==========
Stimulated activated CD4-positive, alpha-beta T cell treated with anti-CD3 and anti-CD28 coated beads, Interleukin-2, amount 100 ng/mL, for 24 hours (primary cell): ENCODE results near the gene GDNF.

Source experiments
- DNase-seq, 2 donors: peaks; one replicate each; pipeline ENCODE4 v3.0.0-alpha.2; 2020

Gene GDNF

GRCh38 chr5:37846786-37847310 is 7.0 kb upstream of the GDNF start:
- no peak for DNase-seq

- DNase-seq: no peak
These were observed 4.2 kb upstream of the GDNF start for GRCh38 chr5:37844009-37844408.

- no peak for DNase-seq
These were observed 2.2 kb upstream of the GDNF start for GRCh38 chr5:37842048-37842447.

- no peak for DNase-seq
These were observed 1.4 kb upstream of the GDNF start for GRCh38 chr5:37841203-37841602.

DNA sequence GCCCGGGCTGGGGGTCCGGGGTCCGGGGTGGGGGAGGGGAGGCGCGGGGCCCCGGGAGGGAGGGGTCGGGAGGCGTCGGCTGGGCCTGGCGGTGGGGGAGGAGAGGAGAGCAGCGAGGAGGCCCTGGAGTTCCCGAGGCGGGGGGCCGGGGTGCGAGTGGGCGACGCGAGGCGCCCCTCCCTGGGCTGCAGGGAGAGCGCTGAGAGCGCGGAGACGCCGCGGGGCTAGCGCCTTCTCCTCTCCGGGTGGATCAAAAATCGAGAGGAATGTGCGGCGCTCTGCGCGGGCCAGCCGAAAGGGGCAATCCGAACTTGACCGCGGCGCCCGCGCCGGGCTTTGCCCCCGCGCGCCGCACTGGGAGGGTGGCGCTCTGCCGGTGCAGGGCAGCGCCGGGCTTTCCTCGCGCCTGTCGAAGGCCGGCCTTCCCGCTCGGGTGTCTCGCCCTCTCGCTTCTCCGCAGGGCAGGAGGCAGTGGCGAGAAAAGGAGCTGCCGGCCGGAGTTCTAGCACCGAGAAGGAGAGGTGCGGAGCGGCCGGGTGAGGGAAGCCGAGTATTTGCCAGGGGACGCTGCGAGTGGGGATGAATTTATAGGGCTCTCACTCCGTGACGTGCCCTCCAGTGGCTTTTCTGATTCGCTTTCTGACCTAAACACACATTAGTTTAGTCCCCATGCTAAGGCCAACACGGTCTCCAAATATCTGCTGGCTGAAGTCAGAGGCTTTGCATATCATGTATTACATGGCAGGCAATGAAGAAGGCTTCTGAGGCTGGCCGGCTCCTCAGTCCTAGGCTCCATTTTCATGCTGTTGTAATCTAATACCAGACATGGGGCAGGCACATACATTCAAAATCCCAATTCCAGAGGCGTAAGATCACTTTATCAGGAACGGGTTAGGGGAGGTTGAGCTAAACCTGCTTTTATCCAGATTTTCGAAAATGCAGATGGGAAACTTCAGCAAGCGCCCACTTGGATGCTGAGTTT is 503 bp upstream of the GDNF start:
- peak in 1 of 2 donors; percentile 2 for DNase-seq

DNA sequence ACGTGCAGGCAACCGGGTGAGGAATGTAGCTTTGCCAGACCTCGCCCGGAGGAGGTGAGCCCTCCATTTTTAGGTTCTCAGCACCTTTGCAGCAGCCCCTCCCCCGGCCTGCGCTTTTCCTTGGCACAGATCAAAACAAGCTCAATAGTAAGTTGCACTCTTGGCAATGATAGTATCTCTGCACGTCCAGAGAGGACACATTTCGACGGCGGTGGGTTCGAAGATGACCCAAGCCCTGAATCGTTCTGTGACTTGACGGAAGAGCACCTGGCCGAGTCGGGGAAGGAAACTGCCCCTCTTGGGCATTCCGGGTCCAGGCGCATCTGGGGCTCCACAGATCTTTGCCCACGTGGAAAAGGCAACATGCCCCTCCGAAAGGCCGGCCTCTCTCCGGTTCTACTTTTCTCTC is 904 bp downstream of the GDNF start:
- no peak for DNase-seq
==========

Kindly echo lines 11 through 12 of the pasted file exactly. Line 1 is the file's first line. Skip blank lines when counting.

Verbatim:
- no peak for DNase-seq
These were observed 1.4 kb upstream of the GDNF start for GRCh38 chr5:37841203-37841602.